It’s nearly 17 per cent cheaper to rent a condo in downtown Toronto right now than it was last year at this time — a fact that, while true, would have sounded absolutely bonkers if predicted prior to the pandemic.
And yet, here we are, closing in on the end of a year dominated by an unprecedented global health crisis, enjoying our tenth straight month in a row of declining rent prices across the GTA.
A newly-released, regional rent report from Torontorentals.com and Bullpen Research & Consulting shows that average monthly rent prices for condos in pre-amalgamation Toronto have fallen 16.9 per cent, year over year, since September of 2019.
The average rental price across condo units of all sizes in Toronto proper is now just $2,222, but the smallest among them (units rounded to 500 square feet or less) are posting the steepest declines thanks to dwindling demand for sky shoeboxes.
“The condo rental market in old Toronto is in bad shape (if you’re a landlord),” reads the report, which notes that rental apartments have also seen prices drop by an average of 6.8 per cent annually within the city.
Rents for studio condos and bachelor apartments (read: zero bedroom units) declined by roughly 8 per cent last month, according to the report.
For context: This same market segment was actually posting rent increases of 13.8 per cent, year-over-year, when the pandemic first hit in March.
“Data shows rents dropping for smaller units in old Toronto with the work-from-home phenomenon, and some urban residents’ desire to find more square footage at a lower price in outlying areas,” said the report’s authors Monday night.
“With units rounded to 500 square feet, old Toronto has seen average rents for condo and rental apartments decline by 8 per cent annually, 800-square-foot units are down by 5 per cent, while 1,000 square-foot units are up 1 per cent year over year.”
The work-from-home exodus is only one of the factors driving this trend, however — a surge of new listings for both condo rentals and purpose-built apartments has pushed vacancy rates up significantly across the entire GTA.
In the City of Toronto, specifically, vacancy rates shot up from 0.7 per cent in Q3 of 2019 to an absolutely staggering 2.8 per cent for the same time period this year.
“The change in listings by rounded unit size is not surprising given the rental data,” write the report’s authors. “Supply is way up for the smallest units, and down for three of the four largest unit sizes.”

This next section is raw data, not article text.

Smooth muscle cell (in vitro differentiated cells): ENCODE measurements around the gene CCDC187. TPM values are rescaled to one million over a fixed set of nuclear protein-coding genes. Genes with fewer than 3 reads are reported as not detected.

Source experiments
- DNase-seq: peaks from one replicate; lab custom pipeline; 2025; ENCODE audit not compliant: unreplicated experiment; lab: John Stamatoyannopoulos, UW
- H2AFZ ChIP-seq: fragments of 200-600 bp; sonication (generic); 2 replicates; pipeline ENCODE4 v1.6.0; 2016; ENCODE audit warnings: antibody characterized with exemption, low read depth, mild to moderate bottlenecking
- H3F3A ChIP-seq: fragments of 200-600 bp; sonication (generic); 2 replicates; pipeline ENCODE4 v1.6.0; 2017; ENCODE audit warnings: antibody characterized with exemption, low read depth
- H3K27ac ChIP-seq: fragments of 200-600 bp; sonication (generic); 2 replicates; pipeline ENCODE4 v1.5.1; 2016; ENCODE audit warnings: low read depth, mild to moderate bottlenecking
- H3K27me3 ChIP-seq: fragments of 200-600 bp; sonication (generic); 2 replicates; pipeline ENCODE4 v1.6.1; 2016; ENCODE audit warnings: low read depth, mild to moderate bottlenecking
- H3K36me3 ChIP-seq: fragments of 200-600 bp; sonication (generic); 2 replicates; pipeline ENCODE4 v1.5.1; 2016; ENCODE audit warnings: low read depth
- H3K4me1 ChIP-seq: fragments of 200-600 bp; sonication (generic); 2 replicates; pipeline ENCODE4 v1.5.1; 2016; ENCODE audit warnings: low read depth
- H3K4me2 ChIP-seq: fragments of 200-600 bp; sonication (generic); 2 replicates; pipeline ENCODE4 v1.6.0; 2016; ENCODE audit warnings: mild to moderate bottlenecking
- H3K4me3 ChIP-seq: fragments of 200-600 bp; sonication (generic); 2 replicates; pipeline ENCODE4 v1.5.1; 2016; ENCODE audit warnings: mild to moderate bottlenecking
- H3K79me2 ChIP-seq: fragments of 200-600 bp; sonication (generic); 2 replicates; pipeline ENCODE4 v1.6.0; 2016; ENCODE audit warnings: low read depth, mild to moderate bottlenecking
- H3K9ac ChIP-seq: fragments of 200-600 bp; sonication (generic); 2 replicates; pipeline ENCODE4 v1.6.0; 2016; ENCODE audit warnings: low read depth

Listings for micro-suites (rounded to 300 square feet or less) increased by 253 per cent between April and September of 2020, while 400-square-foot and 500-square-foot unit listings spiked by 102 per cent and 134 per cent respectively over the same period.
With the average level of rental apartments under construction in 2020 “higher than any time over the last 30 years,” Torontorentals.ca and Bullpen Research predict that listings will continue to flood the GTA market, leading to even greater price declines.
So far, rent declines have been the most-pronounced in condo-dense, downtown Toronto neighbourhoods.
Hoods with notoriously high concentrations of Airbnb rental units are also among the fastest-depreciating with investors trying to sell their units or transition them to the long-term rental market as border closures keep their ghost hotels empty.
To see which neighbourhoods in the City of Toronto proper have been hit hardest in terms of rent price declines, analysts visualized data to show “the average rent per square foot and annual change in average rent per square foot for condominium apartments and rental apartments in August and September of 2020 versus the same two months in 2019.”
Ten neighbourhoods, as seen above, were selected for the analysis — all of them showing declining rents over the time period surveyed, and seven of them posting double-digit deflation rates.
Little Portugal rents fell the most. The neighbourhood marked declines of 17 per cent, year over year, while rents in the Waterfront Communities fell approximately 15 per cent.
“The smallest decline is in Kensington-Chinatown,” notes the report. “Which likely has to do with the fact that there are not many new condo projects with high rents in that neighbourhood in comparison to the four areas with higher per-foot rent levels.”
Lead photo by LRayG